Sinclair Ferguson: Let us begin with a church history exam question. Cardinal Robert Bellarmine (1542–1621) was a figure not to be taken lightly. He was Pope Clement VIII’s personal theologian and one of the most able figures in the Counter-Reformation movement within sixteenth-century Roman Catholicism. On one occasion, he wrote: “The greatest of all Protestant heresies is _______ .” Complete, explain, and discuss Bellarmine’s statement. How would you answer? What is the greatest of all Protestant heresies? Perhaps justification by faith? Perhaps Scripture alone, or one of the other Reformation watchwords? Those answers make logical sense. But none of them completes Bellarmine’s sentence. What he wrote was: “The greatest of all Protestant heresies is assurance.” A moment’s reflection explains why. If justification is not by faith alone, in Christ alone, by grace alone — if faith needs to be completed by works; if Christ’s work is somehow repeated; if grace is not free and sovereign, then something always needs to be done, to be

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True Preaching

“God teaches both outwardly and inwardly at the same time.  Christ reserves his authority to himself and does not transfer it to any other, ‘so that he might stand idly by as a spectator while his ministers work.’  Yet when they do what their Lord commands, they may be said to open the kingdom to the obedient and shut it to the disobedient. . . . Such a conjunction between the work of the Spirit and human ministry suggests how congregations should honor the latter.  ‘As we receive the true ministers of the Word of God as messengers and ambassadors of God, it is necessary to listen to them as to God himself’ (Genevan Confession 20).  The first chapter of the Second Helvetic Confession deals with Scripture as the true Word of God. . . . ‘When this Word of God is now preached in the church by preachers lawfully called, we believe that the very Word of God is proclaimed and

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What Kind Of A Pastor Do Sinners Need?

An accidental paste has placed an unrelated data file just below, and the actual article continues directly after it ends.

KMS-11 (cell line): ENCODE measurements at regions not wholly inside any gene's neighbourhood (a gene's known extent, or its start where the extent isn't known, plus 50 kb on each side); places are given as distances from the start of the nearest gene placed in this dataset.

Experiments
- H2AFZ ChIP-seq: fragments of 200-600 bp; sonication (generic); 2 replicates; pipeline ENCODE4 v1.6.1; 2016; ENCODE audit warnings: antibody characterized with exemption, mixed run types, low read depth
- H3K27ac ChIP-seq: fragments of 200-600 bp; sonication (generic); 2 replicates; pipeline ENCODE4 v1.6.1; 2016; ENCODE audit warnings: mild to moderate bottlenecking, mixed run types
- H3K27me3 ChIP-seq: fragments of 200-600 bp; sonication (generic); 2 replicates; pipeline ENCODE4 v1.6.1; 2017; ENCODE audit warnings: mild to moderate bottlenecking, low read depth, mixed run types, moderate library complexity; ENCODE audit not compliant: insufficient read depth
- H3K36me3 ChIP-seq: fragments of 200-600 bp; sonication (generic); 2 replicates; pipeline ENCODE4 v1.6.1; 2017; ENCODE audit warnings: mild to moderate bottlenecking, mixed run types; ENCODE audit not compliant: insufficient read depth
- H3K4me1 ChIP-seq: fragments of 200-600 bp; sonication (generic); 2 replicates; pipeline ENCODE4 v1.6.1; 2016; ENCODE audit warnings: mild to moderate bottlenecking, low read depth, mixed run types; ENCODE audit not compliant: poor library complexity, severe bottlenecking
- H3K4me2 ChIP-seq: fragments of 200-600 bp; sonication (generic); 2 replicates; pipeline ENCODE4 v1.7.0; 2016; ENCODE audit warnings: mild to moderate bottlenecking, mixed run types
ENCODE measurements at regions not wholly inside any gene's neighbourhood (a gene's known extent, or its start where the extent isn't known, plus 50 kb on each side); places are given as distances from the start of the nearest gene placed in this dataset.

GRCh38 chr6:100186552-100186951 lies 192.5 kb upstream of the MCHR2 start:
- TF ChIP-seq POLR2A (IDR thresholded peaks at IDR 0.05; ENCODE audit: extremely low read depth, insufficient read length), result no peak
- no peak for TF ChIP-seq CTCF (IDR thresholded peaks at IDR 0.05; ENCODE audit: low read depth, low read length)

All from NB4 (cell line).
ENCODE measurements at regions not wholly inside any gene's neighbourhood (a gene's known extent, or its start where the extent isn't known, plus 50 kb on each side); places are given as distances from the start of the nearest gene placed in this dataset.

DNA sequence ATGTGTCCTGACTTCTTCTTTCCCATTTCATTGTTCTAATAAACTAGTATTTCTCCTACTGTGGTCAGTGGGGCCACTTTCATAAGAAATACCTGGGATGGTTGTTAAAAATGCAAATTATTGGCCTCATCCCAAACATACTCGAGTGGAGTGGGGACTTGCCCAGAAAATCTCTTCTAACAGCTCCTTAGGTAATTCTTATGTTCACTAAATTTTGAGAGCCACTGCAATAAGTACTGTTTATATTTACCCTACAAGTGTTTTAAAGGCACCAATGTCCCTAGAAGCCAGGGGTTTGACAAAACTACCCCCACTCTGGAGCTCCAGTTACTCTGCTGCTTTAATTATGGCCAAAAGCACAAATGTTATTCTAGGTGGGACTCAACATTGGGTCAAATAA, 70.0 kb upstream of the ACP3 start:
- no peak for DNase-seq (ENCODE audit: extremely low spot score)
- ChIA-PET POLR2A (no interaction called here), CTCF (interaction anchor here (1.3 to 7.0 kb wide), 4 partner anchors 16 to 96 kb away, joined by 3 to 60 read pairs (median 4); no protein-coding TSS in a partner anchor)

Sinclair Ferguson answers this question from his Marrow Controversy Lectures: But when your people come and have been broken by sin and have fallen into temptation and are ashamed to confess the awful mess they have made of their life, it is not a Calvinistic pastor who has been sanctified by vinegar that they need. It is a pastor that has been mastered by the unconditional, free grace of God. It is a pastor from whom ironclad orthodoxy has been torn away and the whole armor of a gracious God has been placed upon his soul–the armor of one who would not break the bruised reed or quench the dimly burning wick. You see, my friends, as we think together in these days about a Godly pastor we have to ask, what is a Godly pastor? A Godly pastor is one who is like God, who has a heart of free grace running after sinners. The Godly pastor is the one

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A Catechism of the Heart

Sinclair Ferguson: Q.1. What is the heart? A. The heart is the central core and drive of my life intellectually (it involves my mind), affectionately (it shapes my soul), and totally (it provides the energy for my living). Q.2. Is my heart healthy? A. No. By nature I have a diseased heart. From birth, my heart is deformed and antagonistic to God. The intentions of its thoughts are evil continually. Q.3. Can my diseased heart be healed? A. Yes. God, in His grace, can give me a new heart to love Him and to desire to serve Him. Q.4. How does God do this? A. God does this through the work of the Lord Jesus for me and the ministry of the Holy Spirit in me. He illumines my mind through the truth of the gospel, frees my enslaved will from its bondage to sin, cleanses my affections by His grace, and motivates me inwardly to live for Him by rewriting His law into my heart so